That's according to Stockholm Air & Noise Analysis (SLB-analys), the authority responsible for monitoring air quality in the city, which observed particularly dirty air at their Hornsgatan and Häggvik stations in the capital last Sunday.
“The inward movement of dirty air from central Europe caused very high levels of particles in Stockholm's air on Sunday. The situation worsened further because of the weather,” Malin Täppefur from SLB-analys told The Local.
“The high concentration occurred for around eight hours and was as high as in Beijing. The difference between Beijing and Stockholm however is significant. Beijing has very high levels for long periods. In Stockholm it's extremely unusual, and it doesn't even occur annually,” she added.
The dangerous microscopic particles in the air can be caused by wear and tear on road surfaces, tyres and vehicle brakes, but above all weather conditions were to blame. A relatively low level of precipitation in the city meant that cars with winter tyres swirled the dust up from the road and into the air, creating a high level of particles.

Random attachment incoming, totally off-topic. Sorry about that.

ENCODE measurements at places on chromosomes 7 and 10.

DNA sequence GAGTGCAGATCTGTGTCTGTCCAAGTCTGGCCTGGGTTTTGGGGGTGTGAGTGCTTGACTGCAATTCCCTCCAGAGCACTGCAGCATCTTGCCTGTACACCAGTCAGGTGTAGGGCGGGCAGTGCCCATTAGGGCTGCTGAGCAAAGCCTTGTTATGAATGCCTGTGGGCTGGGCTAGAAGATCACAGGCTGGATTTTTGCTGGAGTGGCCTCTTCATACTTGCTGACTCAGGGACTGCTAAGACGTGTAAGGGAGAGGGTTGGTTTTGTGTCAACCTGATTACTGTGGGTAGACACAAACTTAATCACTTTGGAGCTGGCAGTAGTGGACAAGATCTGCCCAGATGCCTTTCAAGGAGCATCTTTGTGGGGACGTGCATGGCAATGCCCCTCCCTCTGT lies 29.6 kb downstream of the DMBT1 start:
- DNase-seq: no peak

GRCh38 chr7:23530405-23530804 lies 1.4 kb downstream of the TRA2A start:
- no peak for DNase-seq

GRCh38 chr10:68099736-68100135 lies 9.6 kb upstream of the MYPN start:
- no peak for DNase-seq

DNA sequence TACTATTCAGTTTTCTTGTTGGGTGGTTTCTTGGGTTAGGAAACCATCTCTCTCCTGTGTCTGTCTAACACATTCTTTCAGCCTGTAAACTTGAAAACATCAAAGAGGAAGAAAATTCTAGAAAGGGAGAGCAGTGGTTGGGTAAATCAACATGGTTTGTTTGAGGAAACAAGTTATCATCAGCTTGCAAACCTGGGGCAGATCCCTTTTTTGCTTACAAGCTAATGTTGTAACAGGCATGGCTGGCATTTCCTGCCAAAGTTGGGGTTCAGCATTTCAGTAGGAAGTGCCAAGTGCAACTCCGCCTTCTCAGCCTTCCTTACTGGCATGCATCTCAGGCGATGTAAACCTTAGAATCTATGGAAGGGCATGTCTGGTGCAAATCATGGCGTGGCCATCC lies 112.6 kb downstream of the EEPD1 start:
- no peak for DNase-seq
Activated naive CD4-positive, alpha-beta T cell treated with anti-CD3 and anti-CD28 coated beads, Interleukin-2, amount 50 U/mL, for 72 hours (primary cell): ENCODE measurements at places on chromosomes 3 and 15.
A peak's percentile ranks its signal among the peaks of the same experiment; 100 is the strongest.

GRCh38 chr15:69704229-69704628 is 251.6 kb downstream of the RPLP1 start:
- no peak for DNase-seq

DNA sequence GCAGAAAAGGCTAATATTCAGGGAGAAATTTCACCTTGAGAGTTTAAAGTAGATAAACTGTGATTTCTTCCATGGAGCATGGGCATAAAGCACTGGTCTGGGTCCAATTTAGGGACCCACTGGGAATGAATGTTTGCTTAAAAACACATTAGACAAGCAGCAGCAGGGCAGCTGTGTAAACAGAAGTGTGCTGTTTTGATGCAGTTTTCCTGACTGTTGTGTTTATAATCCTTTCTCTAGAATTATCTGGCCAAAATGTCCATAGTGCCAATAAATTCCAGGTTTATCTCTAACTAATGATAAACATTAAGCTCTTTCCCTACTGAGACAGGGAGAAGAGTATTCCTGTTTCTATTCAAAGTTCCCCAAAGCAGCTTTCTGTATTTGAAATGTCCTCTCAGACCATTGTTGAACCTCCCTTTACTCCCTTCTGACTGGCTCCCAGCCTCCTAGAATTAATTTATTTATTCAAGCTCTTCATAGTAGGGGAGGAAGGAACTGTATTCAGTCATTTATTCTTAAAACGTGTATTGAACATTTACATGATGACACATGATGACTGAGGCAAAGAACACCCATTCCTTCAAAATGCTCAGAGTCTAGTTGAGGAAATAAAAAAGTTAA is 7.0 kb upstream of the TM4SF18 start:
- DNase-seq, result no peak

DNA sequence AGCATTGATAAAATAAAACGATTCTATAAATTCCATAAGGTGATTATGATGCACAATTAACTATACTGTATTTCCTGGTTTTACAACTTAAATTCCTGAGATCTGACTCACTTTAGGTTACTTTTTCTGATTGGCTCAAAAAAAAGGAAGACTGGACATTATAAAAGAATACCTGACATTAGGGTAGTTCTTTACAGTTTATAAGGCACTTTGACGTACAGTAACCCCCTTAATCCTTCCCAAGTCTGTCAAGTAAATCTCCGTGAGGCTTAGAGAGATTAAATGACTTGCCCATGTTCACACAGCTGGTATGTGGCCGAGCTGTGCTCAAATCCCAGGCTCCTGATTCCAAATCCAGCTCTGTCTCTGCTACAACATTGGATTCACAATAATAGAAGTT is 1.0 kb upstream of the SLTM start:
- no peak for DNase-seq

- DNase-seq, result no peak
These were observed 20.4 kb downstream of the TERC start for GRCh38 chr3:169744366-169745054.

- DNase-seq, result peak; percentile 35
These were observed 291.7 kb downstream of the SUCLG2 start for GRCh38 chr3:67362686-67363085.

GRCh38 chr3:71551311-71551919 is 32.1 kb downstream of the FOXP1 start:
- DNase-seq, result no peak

“The weather conditions hampered the dilution and purging of the pollution. There were very high levels,” Täppefur noted.
According to the expert, there is little the city could have done to prevent the unusually smoggy day, and instead, other neighbouring countries with high levels of pollution were the source.
“Stockholm can't affect the air which is transported in. Measures must be taken in countries like Poland, which is one of Europe's most polluted countries,” she concluded.
Air problems of this kind normally only appear in Sweden later in the year around the spring, when the snow has melted.